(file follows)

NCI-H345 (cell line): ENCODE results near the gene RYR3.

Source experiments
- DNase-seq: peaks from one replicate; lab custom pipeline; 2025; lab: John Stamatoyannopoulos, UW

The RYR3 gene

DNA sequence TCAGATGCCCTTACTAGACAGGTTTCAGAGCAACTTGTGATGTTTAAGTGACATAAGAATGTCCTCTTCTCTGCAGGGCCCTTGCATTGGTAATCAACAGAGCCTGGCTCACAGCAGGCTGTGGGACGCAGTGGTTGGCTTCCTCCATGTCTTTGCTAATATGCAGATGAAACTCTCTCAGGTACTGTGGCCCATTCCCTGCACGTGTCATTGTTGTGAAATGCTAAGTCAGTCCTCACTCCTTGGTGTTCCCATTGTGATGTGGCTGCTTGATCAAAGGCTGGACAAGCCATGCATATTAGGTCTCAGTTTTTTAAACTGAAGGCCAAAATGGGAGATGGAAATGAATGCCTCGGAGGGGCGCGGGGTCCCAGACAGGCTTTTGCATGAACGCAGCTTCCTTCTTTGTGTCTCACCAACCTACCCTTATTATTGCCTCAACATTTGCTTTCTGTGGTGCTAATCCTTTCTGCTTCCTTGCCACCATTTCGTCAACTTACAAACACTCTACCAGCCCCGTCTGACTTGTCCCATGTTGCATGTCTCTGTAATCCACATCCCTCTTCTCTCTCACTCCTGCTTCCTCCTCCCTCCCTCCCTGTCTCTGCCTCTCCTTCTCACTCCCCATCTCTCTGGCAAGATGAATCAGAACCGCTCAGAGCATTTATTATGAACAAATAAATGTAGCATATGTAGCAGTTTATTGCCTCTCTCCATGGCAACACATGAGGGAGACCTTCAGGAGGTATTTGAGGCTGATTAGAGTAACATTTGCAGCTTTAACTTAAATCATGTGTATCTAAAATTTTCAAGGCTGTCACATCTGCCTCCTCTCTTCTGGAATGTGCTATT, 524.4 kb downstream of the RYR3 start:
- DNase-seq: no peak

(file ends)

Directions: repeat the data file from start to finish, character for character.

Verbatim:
NCI-H345 (cell line): ENCODE results near the gene RYR3.

Source experiments
- DNase-seq: peaks from one replicate; lab custom pipeline; 2025; lab: John Stamatoyannopoulos, UW

The RYR3 gene

DNA sequence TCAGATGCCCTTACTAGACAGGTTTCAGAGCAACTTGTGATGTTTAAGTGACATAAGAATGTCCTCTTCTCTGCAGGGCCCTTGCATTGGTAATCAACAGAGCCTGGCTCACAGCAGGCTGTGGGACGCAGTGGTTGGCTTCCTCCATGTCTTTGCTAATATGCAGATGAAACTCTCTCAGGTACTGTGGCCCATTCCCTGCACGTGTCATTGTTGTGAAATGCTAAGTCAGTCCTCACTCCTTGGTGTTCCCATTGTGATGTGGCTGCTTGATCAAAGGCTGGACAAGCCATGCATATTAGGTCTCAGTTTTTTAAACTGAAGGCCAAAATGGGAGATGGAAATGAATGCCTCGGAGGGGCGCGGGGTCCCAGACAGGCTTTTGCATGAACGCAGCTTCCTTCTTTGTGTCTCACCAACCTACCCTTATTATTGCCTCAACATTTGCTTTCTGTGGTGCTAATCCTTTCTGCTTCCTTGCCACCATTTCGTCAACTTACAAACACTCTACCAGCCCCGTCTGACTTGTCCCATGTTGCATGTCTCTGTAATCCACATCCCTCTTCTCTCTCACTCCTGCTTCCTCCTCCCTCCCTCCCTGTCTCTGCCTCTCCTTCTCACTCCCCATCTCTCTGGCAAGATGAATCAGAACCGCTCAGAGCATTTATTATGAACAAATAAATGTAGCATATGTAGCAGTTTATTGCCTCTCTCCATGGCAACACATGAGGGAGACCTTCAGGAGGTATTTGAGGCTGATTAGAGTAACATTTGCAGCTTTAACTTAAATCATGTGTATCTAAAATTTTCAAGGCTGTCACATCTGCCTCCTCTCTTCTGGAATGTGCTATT, 524.4 kb downstream of the RYR3 start:
- DNase-seq: no peak